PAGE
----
Sunday, February 19, 2012

So Far, No Disaster

Just give me what I want
And no one gets hurt.

- U2, Vertigo (2004)

So far the release of Hashimoto Toru's Ishin no kai's radical campaign manifesto has not seriously damaged the credibility of the proto-party. So far the number of defections from the front of allies, friends and wannabee friends has been limited.

Hiranuma Takeo of the Sunrise party, who has been discussing with Tokyo Governor Ishihara Shintaro and People's New Party leader Kamei Shizuka the founding a new, broader-based "true conservative" alternative to the Liberal Democratic Party, said the document demonstrates "a lack of sense of the nation." Hiranuma continued, "This requires all kinds of changes to the constitution; I had been wondering whether or not he [Hashimoto] really thinks this way, a thing I sensed."

Perhaps more painful for Ishin no kai's spiritual leader is the loss of the former unswerving support of former bureaucrat and prolific author Sakaiya Taiichi. Sakaiya's appearances at Hashimoto's side has given Hashimoto's brute populist movement a sheen of intellectual legitimacy. Sakaiya has shaken his head in wonder at the manifesto's radicalism, calling it a plan for the distant, distant future. As for the promise to abolish the House of Councillors, he has called it "incredible." (J)

However, Hashimoto still has on board some important allies and potential allies. By showing a thumbs up signal on the Ishin no kai manifesto, Your Party leader Watanabe Yoshimi kept sensible members of his party from voicing any skepticism over the document. Ishihara has stayed fully in support, making such encouraging statements as, "There are parts with which I am totally in agreement" and "As for the other things, they resemble the kinds of things I myself was saying long ago, so they are really all right." (J) Kamei has remained silent about the manifesto, even though it declares support for Japan's participation in the Trans-Pacific Partnership and a rise in the consumption tax, two Kamei no-nos.

An aside, but all of the above prompted a senior member of the LDP to remark that if the planned party led by Hiranuma, Ishihara and Kamei goes forward and links up with Ishin no kai, the result will be "an unholy alliance." (J)

No polling data yet exists to show whether the manifesto has affected the public's view of Hashimoto and the Ishin no kai as standard bearers for a viable political movement. The relatively low-level coverage of the Ishin no kai manifesto's contents on television, however, indicates that the release of the document is not seen to be a front burner issue. We will have to see if coverage picks up after all the brouhaha over the emperor's bypass surgery dies down.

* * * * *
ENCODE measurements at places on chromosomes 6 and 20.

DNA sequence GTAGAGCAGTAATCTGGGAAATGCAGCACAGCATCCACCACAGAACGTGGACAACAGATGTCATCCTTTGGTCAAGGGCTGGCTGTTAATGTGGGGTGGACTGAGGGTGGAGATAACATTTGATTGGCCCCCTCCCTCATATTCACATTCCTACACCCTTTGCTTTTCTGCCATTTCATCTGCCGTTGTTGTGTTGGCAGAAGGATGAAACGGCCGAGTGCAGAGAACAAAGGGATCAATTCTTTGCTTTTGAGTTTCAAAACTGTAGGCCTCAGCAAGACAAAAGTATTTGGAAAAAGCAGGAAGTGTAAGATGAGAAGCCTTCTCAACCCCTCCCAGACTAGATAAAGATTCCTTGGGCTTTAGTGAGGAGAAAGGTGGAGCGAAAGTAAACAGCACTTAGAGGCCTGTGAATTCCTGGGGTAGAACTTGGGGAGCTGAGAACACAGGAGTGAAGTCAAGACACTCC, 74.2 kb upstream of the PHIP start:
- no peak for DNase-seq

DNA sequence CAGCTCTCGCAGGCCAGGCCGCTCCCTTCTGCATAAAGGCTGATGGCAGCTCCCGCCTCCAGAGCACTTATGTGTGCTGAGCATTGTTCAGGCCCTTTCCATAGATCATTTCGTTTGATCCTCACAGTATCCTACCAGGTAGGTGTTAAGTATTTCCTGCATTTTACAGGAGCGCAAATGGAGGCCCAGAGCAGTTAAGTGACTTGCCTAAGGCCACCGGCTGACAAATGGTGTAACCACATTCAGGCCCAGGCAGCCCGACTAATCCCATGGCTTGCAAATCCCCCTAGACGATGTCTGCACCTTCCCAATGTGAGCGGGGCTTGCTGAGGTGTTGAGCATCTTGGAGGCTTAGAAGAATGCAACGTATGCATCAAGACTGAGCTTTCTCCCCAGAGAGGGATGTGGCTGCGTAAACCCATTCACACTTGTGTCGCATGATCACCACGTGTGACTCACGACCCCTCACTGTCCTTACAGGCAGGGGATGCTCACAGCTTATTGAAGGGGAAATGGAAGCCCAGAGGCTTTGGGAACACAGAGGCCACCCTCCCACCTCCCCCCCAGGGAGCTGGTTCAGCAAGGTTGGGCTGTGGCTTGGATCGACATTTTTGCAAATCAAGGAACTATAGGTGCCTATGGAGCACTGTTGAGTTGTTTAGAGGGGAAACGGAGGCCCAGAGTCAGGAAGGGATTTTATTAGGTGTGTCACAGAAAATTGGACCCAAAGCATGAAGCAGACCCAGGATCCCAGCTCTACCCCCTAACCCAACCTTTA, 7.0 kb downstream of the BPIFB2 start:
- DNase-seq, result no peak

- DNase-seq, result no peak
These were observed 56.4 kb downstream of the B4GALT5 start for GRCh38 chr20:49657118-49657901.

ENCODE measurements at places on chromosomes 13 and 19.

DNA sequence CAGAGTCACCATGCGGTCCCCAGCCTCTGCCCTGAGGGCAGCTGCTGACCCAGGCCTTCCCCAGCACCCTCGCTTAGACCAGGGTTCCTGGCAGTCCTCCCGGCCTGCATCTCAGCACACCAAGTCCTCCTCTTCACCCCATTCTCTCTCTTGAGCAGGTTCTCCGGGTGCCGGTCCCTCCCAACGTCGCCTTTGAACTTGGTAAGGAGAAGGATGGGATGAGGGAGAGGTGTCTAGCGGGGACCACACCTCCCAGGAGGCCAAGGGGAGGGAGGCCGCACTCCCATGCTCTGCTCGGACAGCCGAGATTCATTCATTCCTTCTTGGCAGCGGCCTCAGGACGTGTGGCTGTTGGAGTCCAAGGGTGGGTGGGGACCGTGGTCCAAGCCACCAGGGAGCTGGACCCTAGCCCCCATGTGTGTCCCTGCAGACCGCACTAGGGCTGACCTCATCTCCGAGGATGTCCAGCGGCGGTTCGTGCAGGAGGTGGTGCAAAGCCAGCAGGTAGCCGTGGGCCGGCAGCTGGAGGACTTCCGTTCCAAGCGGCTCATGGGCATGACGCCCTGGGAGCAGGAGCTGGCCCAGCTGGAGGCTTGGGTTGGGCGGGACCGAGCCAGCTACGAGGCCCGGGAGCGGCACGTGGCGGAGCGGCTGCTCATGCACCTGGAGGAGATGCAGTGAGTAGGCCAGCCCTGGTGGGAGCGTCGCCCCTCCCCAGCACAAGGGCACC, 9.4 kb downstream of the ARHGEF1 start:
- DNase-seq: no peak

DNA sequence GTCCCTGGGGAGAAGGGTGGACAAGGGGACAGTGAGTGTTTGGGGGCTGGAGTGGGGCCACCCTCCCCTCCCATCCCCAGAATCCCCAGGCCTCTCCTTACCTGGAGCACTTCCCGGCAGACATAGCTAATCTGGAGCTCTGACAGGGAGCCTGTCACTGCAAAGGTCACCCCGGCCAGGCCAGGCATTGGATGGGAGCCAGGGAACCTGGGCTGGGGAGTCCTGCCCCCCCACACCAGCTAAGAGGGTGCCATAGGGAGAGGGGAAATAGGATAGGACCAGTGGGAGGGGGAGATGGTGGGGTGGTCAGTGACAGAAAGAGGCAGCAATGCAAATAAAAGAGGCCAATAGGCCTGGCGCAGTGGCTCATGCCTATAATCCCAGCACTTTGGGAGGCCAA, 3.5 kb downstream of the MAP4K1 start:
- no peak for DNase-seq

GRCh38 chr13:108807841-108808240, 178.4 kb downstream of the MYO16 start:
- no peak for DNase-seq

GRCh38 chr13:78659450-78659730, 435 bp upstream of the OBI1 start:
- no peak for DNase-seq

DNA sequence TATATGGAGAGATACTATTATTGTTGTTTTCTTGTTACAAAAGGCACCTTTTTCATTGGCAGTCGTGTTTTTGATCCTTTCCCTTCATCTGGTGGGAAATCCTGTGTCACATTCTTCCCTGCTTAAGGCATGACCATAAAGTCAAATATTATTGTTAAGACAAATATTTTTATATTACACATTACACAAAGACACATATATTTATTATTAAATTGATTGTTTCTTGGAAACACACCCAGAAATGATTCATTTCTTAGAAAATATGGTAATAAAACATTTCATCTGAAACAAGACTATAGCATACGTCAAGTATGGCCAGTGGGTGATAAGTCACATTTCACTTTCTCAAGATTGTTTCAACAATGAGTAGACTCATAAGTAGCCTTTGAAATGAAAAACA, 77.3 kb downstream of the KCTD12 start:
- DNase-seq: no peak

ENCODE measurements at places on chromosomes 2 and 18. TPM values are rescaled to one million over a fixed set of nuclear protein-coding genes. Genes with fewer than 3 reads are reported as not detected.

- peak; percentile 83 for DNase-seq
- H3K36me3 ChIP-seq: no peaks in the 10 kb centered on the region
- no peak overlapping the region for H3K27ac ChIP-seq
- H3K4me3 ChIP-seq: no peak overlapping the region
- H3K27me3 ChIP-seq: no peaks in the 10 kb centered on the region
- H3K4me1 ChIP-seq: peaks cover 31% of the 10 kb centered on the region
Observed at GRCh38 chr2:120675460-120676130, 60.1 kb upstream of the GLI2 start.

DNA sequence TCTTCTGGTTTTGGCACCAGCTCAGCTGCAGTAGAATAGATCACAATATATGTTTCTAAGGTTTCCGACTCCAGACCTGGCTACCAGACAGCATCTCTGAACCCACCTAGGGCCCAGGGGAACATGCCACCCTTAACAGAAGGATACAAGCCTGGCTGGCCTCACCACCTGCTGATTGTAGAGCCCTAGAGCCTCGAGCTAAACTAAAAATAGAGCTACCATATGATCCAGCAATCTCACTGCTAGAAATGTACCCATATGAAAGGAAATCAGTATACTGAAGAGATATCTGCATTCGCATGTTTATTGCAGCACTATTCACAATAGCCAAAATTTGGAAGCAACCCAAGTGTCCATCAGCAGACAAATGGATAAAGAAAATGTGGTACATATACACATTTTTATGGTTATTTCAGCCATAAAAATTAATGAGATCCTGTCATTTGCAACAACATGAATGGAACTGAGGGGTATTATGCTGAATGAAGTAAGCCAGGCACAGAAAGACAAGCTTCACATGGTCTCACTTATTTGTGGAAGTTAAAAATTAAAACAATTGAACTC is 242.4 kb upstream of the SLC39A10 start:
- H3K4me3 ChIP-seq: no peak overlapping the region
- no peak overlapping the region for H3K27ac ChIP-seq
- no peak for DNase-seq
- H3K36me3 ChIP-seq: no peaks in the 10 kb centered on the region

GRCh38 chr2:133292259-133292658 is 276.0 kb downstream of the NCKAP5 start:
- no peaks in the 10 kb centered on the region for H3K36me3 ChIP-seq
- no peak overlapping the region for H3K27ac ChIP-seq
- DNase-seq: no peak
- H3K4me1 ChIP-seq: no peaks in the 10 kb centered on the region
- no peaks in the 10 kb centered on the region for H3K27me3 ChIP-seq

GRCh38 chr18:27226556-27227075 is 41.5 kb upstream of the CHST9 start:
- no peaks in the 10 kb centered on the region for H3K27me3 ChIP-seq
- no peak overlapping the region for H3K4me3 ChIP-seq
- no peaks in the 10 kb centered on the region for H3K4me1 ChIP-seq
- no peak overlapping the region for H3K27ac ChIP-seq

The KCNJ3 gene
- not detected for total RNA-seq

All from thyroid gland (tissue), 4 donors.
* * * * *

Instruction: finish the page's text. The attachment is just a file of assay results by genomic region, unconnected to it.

If the more radical elements of the manifesto are brushed off as adolescent blowing off of steam, as Ishihara would want us to do, and the Hashimoto-led populist movement still represents a looming threat to the established political parties, then we can expect more cooperation of the sort we saw on Friday, when the policy research council chiefs of the three major parties signed off on an agreement to pass a bill cutting the salaries of national bureaucrats by an average of 7.8% (J). The bill was drafted by the New Komeito and was opposed by the Rengo national labor union organization, the political ally of the Democratic Party of Japan (J). However the cutting of the cost of government is an essential building block for the DPJ public relations effort to swing the public opinion on the divisive and unbeloved bill raising the consumption tax - a bill the prime minister wants passed in this Diet session.

Keeping the main national political parties in a state of terror promotes Hashimoto's immediate goal of transforming Osaka Prefecture into a metropole like Tokyo. Hashimoto needs revisions to the laws concerning municipalities before his vision can be realized. He will need the cooperation of the parties currently dominating the Diet to pass these revisions. Since members of the Diet would under normal circumstances either tell Hashimoto to go take a hike or let the revisions die in committee from neglect, the fear factor the Ishin no kai engenders will encourage the national political parties to pass the required revisions and thereby keep the man-in-an-awful-hurry happy.

Or so the national parties hope.

Image courtesy: The Sanyo Shimbun

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